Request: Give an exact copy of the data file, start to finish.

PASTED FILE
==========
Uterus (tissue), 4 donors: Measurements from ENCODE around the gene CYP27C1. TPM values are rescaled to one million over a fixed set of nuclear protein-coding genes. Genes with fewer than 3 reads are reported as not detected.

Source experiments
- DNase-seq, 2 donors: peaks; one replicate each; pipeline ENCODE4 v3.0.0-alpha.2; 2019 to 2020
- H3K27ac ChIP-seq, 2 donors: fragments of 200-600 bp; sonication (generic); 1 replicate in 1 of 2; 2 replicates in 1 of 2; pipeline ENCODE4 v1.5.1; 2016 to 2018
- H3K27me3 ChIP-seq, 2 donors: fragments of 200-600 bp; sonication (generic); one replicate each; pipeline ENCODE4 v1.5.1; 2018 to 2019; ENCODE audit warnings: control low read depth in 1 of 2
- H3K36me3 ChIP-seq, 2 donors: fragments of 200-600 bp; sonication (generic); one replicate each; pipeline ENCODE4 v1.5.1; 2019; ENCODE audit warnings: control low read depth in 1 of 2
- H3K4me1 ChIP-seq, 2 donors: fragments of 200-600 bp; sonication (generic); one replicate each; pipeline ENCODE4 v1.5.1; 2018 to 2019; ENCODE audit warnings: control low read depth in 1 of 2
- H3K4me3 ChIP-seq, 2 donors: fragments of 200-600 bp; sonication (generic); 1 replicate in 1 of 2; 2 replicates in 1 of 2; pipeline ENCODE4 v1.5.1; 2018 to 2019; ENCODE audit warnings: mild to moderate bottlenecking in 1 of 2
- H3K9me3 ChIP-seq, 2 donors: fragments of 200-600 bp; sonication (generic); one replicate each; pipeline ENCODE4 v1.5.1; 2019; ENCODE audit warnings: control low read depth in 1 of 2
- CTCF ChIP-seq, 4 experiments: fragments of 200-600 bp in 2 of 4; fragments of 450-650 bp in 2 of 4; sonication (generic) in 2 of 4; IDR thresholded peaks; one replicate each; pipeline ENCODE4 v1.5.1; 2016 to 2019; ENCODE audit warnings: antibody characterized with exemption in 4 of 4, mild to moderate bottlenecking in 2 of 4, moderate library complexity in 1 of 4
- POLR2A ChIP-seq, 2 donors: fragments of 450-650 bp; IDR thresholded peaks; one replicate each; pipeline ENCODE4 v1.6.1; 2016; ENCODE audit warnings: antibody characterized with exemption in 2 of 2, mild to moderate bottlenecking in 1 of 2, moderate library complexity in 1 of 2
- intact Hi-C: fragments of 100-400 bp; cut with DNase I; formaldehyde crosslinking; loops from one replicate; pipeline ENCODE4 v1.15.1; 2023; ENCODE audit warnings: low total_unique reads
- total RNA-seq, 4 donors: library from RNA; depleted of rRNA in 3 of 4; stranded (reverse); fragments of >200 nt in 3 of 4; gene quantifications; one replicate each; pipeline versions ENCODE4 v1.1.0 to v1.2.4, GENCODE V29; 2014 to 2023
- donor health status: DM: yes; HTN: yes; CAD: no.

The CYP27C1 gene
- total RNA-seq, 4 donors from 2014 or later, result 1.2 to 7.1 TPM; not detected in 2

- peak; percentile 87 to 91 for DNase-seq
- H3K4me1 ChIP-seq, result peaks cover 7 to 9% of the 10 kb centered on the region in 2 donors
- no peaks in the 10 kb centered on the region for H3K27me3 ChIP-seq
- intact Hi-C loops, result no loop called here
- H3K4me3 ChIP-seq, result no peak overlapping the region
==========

Uterus (tissue), 4 donors: Measurements from ENCODE around the gene CYP27C1. TPM values are rescaled to one million over a fixed set of nuclear protein-coding genes. Genes with fewer than 3 reads are reported as not detected.

Source experiments
- DNase-seq, 2 donors: peaks; one replicate each; pipeline ENCODE4 v3.0.0-alpha.2; 2019 to 2020
- H3K27ac ChIP-seq, 2 donors: fragments of 200-600 bp; sonication (generic); 1 replicate in 1 of 2; 2 replicates in 1 of 2; pipeline ENCODE4 v1.5.1; 2016 to 2018
- H3K27me3 ChIP-seq, 2 donors: fragments of 200-600 bp; sonication (generic); one replicate each; pipeline ENCODE4 v1.5.1; 2018 to 2019; ENCODE audit warnings: control low read depth in 1 of 2
- H3K36me3 ChIP-seq, 2 donors: fragments of 200-600 bp; sonication (generic); one replicate each; pipeline ENCODE4 v1.5.1; 2019; ENCODE audit warnings: control low read depth in 1 of 2
- H3K4me1 ChIP-seq, 2 donors: fragments of 200-600 bp; sonication (generic); one replicate each; pipeline ENCODE4 v1.5.1; 2018 to 2019; ENCODE audit warnings: control low read depth in 1 of 2
- H3K4me3 ChIP-seq, 2 donors: fragments of 200-600 bp; sonication (generic); 1 replicate in 1 of 2; 2 replicates in 1 of 2; pipeline ENCODE4 v1.5.1; 2018 to 2019; ENCODE audit warnings: mild to moderate bottlenecking in 1 of 2
- H3K9me3 ChIP-seq, 2 donors: fragments of 200-600 bp; sonication (generic); one replicate each; pipeline ENCODE4 v1.5.1; 2019; ENCODE audit warnings: control low read depth in 1 of 2
- CTCF ChIP-seq, 4 experiments: fragments of 200-600 bp in 2 of 4; fragments of 450-650 bp in 2 of 4; sonication (generic) in 2 of 4; IDR thresholded peaks; one replicate each; pipeline ENCODE4 v1.5.1; 2016 to 2019; ENCODE audit warnings: antibody characterized with exemption in 4 of 4, mild to moderate bottlenecking in 2 of 4, moderate library complexity in 1 of 4
- POLR2A ChIP-seq, 2 donors: fragments of 450-650 bp; IDR thresholded peaks; one replicate each; pipeline ENCODE4 v1.6.1; 2016; ENCODE audit warnings: antibody characterized with exemption in 2 of 2, mild to moderate bottlenecking in 1 of 2, moderate library complexity in 1 of 2
- intact Hi-C: fragments of 100-400 bp; cut with DNase I; formaldehyde crosslinking; loops from one replicate; pipeline ENCODE4 v1.15.1; 2023; ENCODE audit warnings: low total_unique reads
- total RNA-seq, 4 donors: library from RNA; depleted of rRNA in 3 of 4; stranded (reverse); fragments of >200 nt in 3 of 4; gene quantifications; one replicate each; pipeline versions ENCODE4 v1.1.0 to v1.2.4, GENCODE V29; 2014 to 2023
- donor health status: DM: yes; HTN: yes; CAD: no.

The CYP27C1 gene
- total RNA-seq, 4 donors from 2014 or later, result 1.2 to 7.1 TPM; not detected in 2

- peak; percentile 87 to 91 for DNase-seq
- H3K4me1 ChIP-seq, result peaks cover 7 to 9% of the 10 kb centered on the region in 2 donors
- no peaks in the 10 kb centered on the region for H3K27me3 ChIP-seq
- intact Hi-C loops, result no loop called here
- H3K4me3 ChIP-seq, result no peak overlapping the region